By Adrian Madlener
Glenn Adamson has established himself as an authority on contemporary craft, with former positions as Head of Research at the Victoria and Albert Museum (V&A) in London and Director of New York’s Museum of Art and Design (MAD). Increasingly, the domain lends itself as much to fine art as it does collectible design, with Adamson positioned as a thought leader in both. Adamson also writes books and essays, hosts panels, teaches and lectures, and consults widely. In the comprehensive compendium The Craft Reader (2010), the polymath synthesized the full breadth of craft theory. Fewer Better Things (2018) is Adamson’s ode to the objects in our homes that we imbue with personal narrative and value. He is currently at work on A Century of Tomorrows, a new book about the history of the future. Hosted since 2020, his video series Design in Dialogue has covered topics ranging from 3D-printing to social housing and has featured designers such as Sheila Hicks, Stefan Sagmeister, and Jacques Herzog of architecture firm Herzog & de Meuron. At the core of his practice, however, is curation. While at the V&A, he helped mount “Postmodernism: Style and Subversion,” an extensive historical survey of the movement. At New York gallery Friedman Benda, Adamson guest-curated the “Static” exhibition of 2017, which analyzed the impetus behind Italian Radical Design in the 1970s and ‘80s.
Now, Adamson has guest-curated “Mirror Mirror: Reflections on Design at Chatsworth,” working with Chatsworth’s senior curator of program, Alex Hodby, to strategically place contemporary design pieces in various rooms of the storied estate in central England, a museum in its own right. Joining forces again with the Friedman Benda, Adamson highlights a diverse group of 16 talents, ranging from Memphis Group founder Ettore Sottsass and contemporary master Michael Anastassiades to rising stars Najla El Zein and Fernando Laposse.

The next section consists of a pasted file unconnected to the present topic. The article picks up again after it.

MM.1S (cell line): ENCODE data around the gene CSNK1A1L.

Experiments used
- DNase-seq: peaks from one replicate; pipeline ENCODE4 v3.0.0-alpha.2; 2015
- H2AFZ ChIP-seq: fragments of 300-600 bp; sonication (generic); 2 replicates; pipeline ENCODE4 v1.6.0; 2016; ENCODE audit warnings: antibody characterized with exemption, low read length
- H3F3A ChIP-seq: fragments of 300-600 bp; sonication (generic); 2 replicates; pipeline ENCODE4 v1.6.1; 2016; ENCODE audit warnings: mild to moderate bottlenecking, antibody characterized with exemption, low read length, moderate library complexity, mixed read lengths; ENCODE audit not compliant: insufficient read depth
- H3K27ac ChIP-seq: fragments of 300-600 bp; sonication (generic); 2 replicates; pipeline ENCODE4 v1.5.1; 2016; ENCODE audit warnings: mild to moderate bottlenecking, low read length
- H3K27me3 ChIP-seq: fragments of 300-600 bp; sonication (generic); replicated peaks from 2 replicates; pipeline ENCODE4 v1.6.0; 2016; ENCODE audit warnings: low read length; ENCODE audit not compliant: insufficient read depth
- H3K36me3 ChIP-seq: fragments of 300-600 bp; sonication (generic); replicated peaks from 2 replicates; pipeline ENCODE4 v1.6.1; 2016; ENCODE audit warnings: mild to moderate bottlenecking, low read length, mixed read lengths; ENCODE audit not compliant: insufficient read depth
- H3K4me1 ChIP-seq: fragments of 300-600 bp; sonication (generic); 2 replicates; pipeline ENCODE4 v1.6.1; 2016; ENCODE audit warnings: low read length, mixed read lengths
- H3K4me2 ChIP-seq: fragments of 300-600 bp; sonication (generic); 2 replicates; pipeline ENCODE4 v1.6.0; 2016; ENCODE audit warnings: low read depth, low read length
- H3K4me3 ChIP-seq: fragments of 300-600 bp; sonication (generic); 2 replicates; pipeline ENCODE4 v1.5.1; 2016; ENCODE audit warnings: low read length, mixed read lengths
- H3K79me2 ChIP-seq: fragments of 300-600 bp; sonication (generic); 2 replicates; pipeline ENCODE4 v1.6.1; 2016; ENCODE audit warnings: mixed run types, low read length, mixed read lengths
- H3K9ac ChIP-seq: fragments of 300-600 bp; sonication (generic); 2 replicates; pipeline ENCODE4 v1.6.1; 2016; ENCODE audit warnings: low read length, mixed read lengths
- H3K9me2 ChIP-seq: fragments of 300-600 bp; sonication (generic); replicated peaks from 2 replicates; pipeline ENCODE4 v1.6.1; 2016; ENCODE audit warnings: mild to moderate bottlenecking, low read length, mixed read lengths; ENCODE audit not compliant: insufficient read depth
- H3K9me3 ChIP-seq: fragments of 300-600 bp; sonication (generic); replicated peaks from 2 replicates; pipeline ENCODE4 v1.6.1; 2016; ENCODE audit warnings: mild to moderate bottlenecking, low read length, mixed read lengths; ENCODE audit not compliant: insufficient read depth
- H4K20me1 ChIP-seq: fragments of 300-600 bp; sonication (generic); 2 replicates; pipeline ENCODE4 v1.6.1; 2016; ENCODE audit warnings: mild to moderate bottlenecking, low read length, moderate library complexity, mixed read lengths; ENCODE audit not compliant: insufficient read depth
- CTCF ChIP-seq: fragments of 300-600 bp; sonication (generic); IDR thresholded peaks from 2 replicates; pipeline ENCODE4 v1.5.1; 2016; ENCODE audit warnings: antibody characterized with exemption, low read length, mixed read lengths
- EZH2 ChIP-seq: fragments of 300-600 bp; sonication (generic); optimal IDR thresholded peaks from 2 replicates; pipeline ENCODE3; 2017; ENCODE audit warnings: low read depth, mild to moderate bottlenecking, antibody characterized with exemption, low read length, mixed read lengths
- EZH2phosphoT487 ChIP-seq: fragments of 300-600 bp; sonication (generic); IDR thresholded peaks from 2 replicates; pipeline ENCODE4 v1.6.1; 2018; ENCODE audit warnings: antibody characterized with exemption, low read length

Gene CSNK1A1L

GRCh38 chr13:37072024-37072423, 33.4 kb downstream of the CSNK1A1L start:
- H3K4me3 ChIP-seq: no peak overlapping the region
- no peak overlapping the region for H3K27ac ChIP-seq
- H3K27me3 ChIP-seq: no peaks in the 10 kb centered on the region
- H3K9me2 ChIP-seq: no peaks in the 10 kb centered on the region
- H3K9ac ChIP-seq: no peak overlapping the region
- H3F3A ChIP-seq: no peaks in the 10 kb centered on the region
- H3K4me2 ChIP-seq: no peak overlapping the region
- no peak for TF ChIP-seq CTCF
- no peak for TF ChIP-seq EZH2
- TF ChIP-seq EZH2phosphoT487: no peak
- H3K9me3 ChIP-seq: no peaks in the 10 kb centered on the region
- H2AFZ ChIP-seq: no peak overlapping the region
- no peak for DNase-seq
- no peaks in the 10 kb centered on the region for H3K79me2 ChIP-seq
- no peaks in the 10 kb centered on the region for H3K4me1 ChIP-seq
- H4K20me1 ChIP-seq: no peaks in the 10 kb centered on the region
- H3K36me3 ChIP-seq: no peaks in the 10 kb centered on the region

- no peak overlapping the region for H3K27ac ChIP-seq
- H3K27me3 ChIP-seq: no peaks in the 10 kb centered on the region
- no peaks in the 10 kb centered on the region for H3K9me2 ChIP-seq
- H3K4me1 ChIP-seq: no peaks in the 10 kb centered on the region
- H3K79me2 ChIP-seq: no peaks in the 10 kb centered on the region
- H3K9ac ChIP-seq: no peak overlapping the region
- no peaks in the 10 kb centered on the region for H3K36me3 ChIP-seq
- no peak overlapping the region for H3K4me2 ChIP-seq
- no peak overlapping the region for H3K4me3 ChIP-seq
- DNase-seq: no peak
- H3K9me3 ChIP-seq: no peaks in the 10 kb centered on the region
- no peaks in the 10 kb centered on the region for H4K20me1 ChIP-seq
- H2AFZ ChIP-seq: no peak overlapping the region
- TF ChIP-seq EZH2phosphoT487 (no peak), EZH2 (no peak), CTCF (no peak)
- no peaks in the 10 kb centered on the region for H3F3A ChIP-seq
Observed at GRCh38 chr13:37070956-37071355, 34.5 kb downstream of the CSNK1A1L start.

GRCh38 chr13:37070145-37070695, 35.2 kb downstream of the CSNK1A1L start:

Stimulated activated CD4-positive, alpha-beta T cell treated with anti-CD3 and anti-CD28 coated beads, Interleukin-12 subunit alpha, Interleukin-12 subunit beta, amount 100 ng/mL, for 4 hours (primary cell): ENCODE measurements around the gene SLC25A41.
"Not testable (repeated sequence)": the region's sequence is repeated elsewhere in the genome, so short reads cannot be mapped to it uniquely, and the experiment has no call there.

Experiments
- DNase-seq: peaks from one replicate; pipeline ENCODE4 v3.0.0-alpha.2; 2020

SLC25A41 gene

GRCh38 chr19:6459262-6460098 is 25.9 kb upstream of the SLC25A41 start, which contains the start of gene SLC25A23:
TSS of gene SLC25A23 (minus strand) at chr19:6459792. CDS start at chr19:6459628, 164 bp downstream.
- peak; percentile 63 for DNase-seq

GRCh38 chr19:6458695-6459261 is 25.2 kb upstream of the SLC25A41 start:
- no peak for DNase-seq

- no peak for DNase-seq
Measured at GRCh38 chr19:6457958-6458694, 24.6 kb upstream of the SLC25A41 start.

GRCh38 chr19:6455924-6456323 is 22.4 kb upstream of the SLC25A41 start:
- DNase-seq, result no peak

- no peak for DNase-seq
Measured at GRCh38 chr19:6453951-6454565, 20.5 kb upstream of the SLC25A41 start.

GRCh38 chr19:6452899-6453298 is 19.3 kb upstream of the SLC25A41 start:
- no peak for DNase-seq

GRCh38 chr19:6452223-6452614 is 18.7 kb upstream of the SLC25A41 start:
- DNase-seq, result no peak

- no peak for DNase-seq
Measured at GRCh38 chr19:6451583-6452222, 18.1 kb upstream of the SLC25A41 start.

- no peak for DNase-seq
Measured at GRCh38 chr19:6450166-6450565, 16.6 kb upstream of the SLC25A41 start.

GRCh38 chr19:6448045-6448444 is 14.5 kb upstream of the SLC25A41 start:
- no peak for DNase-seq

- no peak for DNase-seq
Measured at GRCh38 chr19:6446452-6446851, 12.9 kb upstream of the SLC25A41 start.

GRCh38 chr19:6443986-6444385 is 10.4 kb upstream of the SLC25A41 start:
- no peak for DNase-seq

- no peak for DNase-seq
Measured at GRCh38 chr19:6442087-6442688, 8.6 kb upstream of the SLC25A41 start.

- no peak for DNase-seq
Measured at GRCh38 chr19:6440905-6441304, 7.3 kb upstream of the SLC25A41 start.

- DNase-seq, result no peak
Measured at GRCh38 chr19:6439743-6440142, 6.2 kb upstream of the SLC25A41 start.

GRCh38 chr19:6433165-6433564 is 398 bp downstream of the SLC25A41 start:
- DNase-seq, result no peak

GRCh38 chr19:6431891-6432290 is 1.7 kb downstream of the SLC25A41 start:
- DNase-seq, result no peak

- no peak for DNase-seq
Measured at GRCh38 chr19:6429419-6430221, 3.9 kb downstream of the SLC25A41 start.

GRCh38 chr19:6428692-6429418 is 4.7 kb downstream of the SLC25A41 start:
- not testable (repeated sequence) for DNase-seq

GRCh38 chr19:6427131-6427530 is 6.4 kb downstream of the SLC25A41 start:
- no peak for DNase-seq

We spoke with the independent curator about the dynamic showcase (on view March 18 to October 1, 2023), delving into his perspectives on contemporary design, craft, collectible culture, and his own collecting practice. What’s the concept behind the “Mirror Mirror” exhibition? What’s significant about the estate in both a historic and contemporary context? The name of the exhibition obviously references the fairytale. Our concept was to create dialogues between contemporary work and the examples of historical art, architecture, and design already in place at Chatsworth and to uncover how one reflects the other. I did a Design in Dialogue talk with the current owner, Duke of Devonshire Peregrine Cavendish (“Stoker”) about his ceramics collection back in 2020, which sparked a longer, ongoing conversation. His family has a legacy of commissioning new art and design for the primarily Baroque-style property specific to their time, fostering what’s cutting-edge from an aesthetic and technical standpoint. One has only to think of the estate’s 1730 William Kent armchairs that represent the latest artisanal innovations of the time. Joseph Paxton’s 1832 Chatsworth Greenhouse was groundbreaking at the time and set the standard for the typology. The Cavendishes have kept up this practice of patronage to the present day.
Take us through some of the pairings. We looked closely at Chatsworth’s different interiors—the furnishings and architectural details—and carefully chose existing pieces by designers that we felt would best lock into the scenarios on a primarily material level. Following certain thematics, we set out to illuminate both the pieces and the context by highlighting their similarities and differences. The house is impressive in that it’s not an inert historic situation being disrupted through a series of contemporary interventions, but rather the result of continuous creative re-imagining. It’s the first property of its kind to have become a visitable site, a model similar locales have adopted to remain viable.
We placed South African ceramicist Andile Dyalvane’s abstract vessels—Cornish Waterfall (2019) and Ngxondorha (Volatile Rocky Terrain) (2021), among other works—in direct dialogue with British ceramics artist Edmund de Waal’s A Sounding Line installation. Their approaches differ but both have responded to the surroundings in different ways in their respective collections. Both also attest to historic American ceramicist Michael Leach as a source of inspiration. Exhibitor Ndidi Ekubia uses the same silversmithing handwriting and chasing techniques you would see in an 18th-century object at Chatsworth but in a manner that’s more contemporary and abstract. Max Lamb uses a bandsaw to cut up wooden fragments and reassemble them in the 6-by-8 chair, bench, and table series. He’s not implementing traditional wood carving techniques as you might find articulated throughout the house.